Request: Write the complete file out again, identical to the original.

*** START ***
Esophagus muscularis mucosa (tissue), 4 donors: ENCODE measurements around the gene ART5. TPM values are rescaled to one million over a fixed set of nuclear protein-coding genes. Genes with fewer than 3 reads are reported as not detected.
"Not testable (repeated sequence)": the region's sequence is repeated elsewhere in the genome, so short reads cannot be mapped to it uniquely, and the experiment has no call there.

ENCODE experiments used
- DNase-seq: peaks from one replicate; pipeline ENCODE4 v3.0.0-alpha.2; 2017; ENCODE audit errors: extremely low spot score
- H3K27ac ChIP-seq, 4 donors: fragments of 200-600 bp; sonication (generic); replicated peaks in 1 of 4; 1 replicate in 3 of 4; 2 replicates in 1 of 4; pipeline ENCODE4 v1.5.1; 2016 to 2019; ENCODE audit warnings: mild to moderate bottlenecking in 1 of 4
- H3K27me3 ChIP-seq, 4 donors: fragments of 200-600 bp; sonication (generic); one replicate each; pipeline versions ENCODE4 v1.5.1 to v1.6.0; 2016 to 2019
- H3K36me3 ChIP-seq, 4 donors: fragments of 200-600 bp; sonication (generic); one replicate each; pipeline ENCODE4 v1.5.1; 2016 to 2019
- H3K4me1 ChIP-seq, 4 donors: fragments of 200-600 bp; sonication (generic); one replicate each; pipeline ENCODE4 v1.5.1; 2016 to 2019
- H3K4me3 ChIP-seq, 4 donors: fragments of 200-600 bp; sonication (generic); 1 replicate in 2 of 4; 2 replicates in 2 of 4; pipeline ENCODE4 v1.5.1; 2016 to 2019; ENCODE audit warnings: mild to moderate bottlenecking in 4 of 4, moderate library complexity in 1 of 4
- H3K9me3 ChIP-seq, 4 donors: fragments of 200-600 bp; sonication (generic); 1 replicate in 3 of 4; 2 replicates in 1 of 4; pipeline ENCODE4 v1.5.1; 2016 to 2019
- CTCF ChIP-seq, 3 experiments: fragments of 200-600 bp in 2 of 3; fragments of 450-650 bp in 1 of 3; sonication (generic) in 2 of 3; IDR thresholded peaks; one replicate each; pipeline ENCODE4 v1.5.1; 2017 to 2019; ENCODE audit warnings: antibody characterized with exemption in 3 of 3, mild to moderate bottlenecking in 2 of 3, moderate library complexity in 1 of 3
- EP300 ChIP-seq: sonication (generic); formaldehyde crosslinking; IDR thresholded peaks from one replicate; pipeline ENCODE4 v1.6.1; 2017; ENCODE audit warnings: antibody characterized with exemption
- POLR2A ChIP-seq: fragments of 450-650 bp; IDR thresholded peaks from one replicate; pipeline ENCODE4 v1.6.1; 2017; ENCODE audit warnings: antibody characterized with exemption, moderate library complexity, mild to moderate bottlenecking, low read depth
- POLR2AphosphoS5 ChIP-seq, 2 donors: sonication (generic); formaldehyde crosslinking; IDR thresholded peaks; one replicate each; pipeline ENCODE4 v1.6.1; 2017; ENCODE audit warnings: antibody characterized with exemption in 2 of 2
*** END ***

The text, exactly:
Esophagus muscularis mucosa (tissue), 4 donors: ENCODE measurements around the gene ART5. TPM values are rescaled to one million over a fixed set of nuclear protein-coding genes. Genes with fewer than 3 reads are reported as not detected.
"Not testable (repeated sequence)": the region's sequence is repeated elsewhere in the genome, so short reads cannot be mapped to it uniquely, and the experiment has no call there.

ENCODE experiments used
- DNase-seq: peaks from one replicate; pipeline ENCODE4 v3.0.0-alpha.2; 2017; ENCODE audit errors: extremely low spot score
- H3K27ac ChIP-seq, 4 donors: fragments of 200-600 bp; sonication (generic); replicated peaks in 1 of 4; 1 replicate in 3 of 4; 2 replicates in 1 of 4; pipeline ENCODE4 v1.5.1; 2016 to 2019; ENCODE audit warnings: mild to moderate bottlenecking in 1 of 4
- H3K27me3 ChIP-seq, 4 donors: fragments of 200-600 bp; sonication (generic); one replicate each; pipeline versions ENCODE4 v1.5.1 to v1.6.0; 2016 to 2019
- H3K36me3 ChIP-seq, 4 donors: fragments of 200-600 bp; sonication (generic); one replicate each; pipeline ENCODE4 v1.5.1; 2016 to 2019
- H3K4me1 ChIP-seq, 4 donors: fragments of 200-600 bp; sonication (generic); one replicate each; pipeline ENCODE4 v1.5.1; 2016 to 2019
- H3K4me3 ChIP-seq, 4 donors: fragments of 200-600 bp; sonication (generic); 1 replicate in 2 of 4; 2 replicates in 2 of 4; pipeline ENCODE4 v1.5.1; 2016 to 2019; ENCODE audit warnings: mild to moderate bottlenecking in 4 of 4, moderate library complexity in 1 of 4
- H3K9me3 ChIP-seq, 4 donors: fragments of 200-600 bp; sonication (generic); 1 replicate in 3 of 4; 2 replicates in 1 of 4; pipeline ENCODE4 v1.5.1; 2016 to 2019
- CTCF ChIP-seq, 3 experiments: fragments of 200-600 bp in 2 of 3; fragments of 450-650 bp in 1 of 3; sonication (generic) in 2 of 3; IDR thresholded peaks; one replicate each; pipeline ENCODE4 v1.5.1; 2017 to 2019; ENCODE audit warnings: antibody characterized with exemption in 3 of 3, mild to moderate bottlenecking in 2 of 3, moderate library complexity in 1 of 3
- EP300 ChIP-seq: sonication (generic); formaldehyde crosslinking; IDR thresholded peaks from one replicate; pipeline ENCODE4 v1.6.1; 2017; ENCODE audit warnings: antibody characterized with exemption
- POLR2A ChIP-seq: fragments of 450-650 bp; IDR thresholded peaks from one replicate; pipeline ENCODE4 v1.6.1; 2017; ENCODE audit warnings: antibody characterized with exemption, moderate library complexity, mild to moderate bottlenecking, low read depth
- POLR2AphosphoS5 ChIP-seq, 2 donors: sonication (generic); formaldehyde crosslinking; IDR thresholded peaks; one replicate each; pipeline ENCODE4 v1.6.1; 2017; ENCODE audit warnings: antibody characterized with exemption in 2 of 2